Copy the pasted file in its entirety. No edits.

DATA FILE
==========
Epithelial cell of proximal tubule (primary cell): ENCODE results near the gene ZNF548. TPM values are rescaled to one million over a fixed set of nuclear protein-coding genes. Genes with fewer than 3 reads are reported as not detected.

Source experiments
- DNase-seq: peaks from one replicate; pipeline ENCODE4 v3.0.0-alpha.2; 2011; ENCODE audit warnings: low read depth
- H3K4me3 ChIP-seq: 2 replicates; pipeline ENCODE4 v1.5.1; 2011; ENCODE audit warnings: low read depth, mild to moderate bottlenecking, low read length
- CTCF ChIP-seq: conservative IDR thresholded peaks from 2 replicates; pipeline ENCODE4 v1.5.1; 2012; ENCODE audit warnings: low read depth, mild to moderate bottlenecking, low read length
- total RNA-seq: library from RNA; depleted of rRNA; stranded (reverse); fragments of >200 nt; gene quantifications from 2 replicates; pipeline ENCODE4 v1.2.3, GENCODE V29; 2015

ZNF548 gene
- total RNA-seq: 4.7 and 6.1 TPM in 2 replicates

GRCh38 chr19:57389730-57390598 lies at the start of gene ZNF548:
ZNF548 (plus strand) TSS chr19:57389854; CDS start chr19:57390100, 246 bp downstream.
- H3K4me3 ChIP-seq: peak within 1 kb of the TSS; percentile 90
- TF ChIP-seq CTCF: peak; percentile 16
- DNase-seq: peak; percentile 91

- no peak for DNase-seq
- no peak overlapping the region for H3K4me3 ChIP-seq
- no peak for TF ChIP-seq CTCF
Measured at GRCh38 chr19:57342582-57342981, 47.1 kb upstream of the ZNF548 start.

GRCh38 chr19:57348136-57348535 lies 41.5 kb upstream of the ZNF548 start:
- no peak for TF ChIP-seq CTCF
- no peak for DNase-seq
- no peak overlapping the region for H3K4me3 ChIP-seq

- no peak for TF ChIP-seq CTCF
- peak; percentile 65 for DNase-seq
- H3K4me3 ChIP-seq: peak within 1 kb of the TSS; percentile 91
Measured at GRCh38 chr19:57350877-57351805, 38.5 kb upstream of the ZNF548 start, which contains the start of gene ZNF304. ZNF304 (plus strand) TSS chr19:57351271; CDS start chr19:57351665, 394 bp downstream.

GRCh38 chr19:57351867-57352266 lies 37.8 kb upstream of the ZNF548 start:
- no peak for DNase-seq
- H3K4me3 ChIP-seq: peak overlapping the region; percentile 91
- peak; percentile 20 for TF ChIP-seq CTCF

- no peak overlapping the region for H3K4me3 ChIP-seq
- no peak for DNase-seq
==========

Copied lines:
Epithelial cell of proximal tubule (primary cell): ENCODE results near the gene ZNF548. TPM values are rescaled to one million over a fixed set of nuclear protein-coding genes. Genes with fewer than 3 reads are reported as not detected.

Source experiments
- DNase-seq: peaks from one replicate; pipeline ENCODE4 v3.0.0-alpha.2; 2011; ENCODE audit warnings: low read depth
- H3K4me3 ChIP-seq: 2 replicates; pipeline ENCODE4 v1.5.1; 2011; ENCODE audit warnings: low read depth, mild to moderate bottlenecking, low read length
- CTCF ChIP-seq: conservative IDR thresholded peaks from 2 replicates; pipeline ENCODE4 v1.5.1; 2012; ENCODE audit warnings: low read depth, mild to moderate bottlenecking, low read length
- total RNA-seq: library from RNA; depleted of rRNA; stranded (reverse); fragments of >200 nt; gene quantifications from 2 replicates; pipeline ENCODE4 v1.2.3, GENCODE V29; 2015

ZNF548 gene
- total RNA-seq: 4.7 and 6.1 TPM in 2 replicates

GRCh38 chr19:57389730-57390598 lies at the start of gene ZNF548:
ZNF548 (plus strand) TSS chr19:57389854; CDS start chr19:57390100, 246 bp downstream.
- H3K4me3 ChIP-seq: peak within 1 kb of the TSS; percentile 90
- TF ChIP-seq CTCF: peak; percentile 16
- DNase-seq: peak; percentile 91

- no peak for DNase-seq
- no peak overlapping the region for H3K4me3 ChIP-seq
- no peak for TF ChIP-seq CTCF
Measured at GRCh38 chr19:57342582-57342981, 47.1 kb upstream of the ZNF548 start.

GRCh38 chr19:57348136-57348535 lies 41.5 kb upstream of the ZNF548 start:
- no peak for TF ChIP-seq CTCF
- no peak for DNase-seq
- no peak overlapping the region for H3K4me3 ChIP-seq

- no peak for TF ChIP-seq CTCF
- peak; percentile 65 for DNase-seq
- H3K4me3 ChIP-seq: peak within 1 kb of the TSS; percentile 91
Measured at GRCh38 chr19:57350877-57351805, 38.5 kb upstream of the ZNF548 start, which contains the start of gene ZNF304. ZNF304 (plus strand) TSS chr19:57351271; CDS start chr19:57351665, 394 bp downstream.

GRCh38 chr19:57351867-57352266 lies 37.8 kb upstream of the ZNF548 start:
- no peak for DNase-seq
- H3K4me3 ChIP-seq: peak overlapping the region; percentile 91
- peak; percentile 20 for TF ChIP-seq CTCF

- no peak overlapping the region for H3K4me3 ChIP-seq
- no peak for DNase-seq